Taxi Driver Helping People Flee London Terror Attack Whacked With Fine

December 28, 2017 Updated: December 28, 2017    

A taxi driver who helped people escape from the London Bridge terror attack has now lost points off his license and will need to pay a fine for jumping a red light as he fled the scene.

Black cab driver Ryan Barney told the Metro that he was unimpressed at about having to pay a £270 (US $363) fine for ignoring the red light as he helped his passengers get away from the attack area on June 3.

“I pleaded guilty and took the three points as I had just about jumped the light as they were changing, but explained my actions in the mitigation,” Barney, 31, told the Metro.

“I was just doing it to get as many people away as possible. No one knew what was going on and I just wanted to help people get away from the attackers,” he said.

The attack began when Islamic terrorists drove a white van through pedestrians on London Bridge. Then, using knives, they attacked anyone that could get a hold of in the nearby Borough Market area, killing eight people and injuring 48. The three attackers, wearing fake suicide vests, were eventually shot and killed by police.

“I saw that after the Manchester attacks cab drivers were turning off their meters and just doing all they could to help, so I thought that I would try and do my bit,” said Barney.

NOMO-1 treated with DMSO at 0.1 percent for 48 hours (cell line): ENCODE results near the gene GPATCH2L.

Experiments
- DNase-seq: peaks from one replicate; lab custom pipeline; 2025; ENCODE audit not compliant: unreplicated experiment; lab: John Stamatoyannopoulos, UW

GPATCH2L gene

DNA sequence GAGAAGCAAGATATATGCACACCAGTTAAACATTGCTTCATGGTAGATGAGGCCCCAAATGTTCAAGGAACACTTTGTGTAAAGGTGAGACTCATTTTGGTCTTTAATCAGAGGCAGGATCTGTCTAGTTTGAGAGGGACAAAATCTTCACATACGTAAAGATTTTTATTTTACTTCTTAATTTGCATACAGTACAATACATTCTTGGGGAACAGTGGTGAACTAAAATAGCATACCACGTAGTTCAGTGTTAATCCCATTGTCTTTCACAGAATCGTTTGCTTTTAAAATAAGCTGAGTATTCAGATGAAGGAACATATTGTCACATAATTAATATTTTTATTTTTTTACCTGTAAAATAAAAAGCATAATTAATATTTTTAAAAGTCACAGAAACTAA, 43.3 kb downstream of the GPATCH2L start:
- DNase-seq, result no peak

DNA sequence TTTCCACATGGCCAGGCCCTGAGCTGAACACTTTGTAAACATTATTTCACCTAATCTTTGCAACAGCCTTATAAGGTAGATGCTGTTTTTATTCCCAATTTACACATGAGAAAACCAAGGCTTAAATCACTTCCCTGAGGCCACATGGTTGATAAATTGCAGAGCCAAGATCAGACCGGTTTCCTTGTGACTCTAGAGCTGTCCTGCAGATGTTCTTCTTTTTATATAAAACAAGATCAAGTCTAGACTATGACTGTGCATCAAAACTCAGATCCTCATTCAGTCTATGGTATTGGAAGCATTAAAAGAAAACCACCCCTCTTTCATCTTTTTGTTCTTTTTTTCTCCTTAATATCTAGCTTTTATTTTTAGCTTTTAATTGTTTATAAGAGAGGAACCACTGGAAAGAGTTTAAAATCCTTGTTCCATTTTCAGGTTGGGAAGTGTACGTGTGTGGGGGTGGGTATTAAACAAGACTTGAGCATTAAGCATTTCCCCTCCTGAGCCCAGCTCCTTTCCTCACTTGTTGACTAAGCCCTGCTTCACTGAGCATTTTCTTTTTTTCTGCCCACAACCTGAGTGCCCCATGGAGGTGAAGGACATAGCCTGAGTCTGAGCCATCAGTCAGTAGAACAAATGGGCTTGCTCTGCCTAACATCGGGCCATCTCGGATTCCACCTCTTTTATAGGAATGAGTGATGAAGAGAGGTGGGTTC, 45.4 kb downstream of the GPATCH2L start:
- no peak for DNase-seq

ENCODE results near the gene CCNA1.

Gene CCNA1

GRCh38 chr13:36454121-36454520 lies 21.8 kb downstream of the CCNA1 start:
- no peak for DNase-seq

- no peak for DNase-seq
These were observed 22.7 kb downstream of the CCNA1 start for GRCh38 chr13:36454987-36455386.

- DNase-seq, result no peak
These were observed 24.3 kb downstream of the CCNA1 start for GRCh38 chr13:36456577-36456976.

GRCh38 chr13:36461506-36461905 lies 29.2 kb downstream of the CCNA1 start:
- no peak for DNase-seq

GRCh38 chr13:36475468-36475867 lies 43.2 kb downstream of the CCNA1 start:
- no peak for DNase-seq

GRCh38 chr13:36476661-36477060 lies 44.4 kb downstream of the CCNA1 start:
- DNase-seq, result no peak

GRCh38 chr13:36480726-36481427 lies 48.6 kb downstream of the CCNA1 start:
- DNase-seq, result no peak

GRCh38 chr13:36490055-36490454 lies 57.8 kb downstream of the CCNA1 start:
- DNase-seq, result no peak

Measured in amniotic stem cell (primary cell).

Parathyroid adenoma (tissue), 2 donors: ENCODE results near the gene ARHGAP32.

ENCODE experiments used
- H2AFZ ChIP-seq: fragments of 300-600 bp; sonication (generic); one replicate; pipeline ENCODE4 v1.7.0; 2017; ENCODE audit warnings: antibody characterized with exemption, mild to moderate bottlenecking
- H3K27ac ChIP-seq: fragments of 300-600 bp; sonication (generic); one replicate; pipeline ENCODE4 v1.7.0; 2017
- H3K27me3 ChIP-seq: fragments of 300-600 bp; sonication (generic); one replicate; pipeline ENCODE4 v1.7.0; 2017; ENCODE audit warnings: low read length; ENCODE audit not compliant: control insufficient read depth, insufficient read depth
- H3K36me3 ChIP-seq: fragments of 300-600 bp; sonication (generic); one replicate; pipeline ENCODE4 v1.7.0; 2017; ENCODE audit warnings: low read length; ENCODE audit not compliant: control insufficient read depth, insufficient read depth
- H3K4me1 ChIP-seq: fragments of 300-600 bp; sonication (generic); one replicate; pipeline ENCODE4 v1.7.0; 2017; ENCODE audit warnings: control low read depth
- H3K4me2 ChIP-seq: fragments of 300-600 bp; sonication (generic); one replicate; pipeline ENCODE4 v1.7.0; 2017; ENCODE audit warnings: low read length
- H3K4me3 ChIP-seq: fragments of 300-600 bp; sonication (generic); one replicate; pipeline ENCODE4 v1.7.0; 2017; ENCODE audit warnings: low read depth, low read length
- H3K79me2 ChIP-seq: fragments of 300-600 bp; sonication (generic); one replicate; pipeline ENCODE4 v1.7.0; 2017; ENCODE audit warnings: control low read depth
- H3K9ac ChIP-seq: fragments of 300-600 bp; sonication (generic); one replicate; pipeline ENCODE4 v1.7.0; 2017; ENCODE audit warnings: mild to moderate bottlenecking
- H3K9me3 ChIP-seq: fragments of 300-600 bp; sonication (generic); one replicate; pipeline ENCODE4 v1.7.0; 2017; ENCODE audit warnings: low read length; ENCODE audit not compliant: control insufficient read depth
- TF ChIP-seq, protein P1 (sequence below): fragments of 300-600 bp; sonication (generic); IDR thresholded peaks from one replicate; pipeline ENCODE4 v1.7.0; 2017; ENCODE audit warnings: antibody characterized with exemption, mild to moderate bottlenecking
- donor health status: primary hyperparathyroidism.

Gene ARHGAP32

The Manchester terrorist attack killed 23 people at a pop concert which occurred several weeks earlier.

The traffic light that he jumped was less than two kilometers from where the attacks occurred.

Police officers near the scene of the London Bridge attack in central London on June 3, 2017. (Daniel Sorabji/AFP/Getty Images)

“At the time there were lots of differing reports, initially they thought the Vauxhall stabbing was terrorism as well and that many incidents seemed to be happening all over London,” said Barney.

“They were saying the London Bridge incident was different to Borough Market, there was a lot of chaos and confusion,” said the father of two.

“Police were saying ‘run, hide and tell.’ All the messages seemed to be getting crossed,” he said.

The light that he jumped was at a crossroad, Barney said, adding it wasn’t particularly dangerous. “No one was about at that time and the lights were only just changing as I went through,” he said.

“I pleaded guilty, I wasn’t trying to get away with it, but they didn’t take the situation into account and just acted by the book.

“They even charged me court costs. I’ve got a speeding fine before and that’s understandable, but this was a pretty unique situation.”

From NTD.TV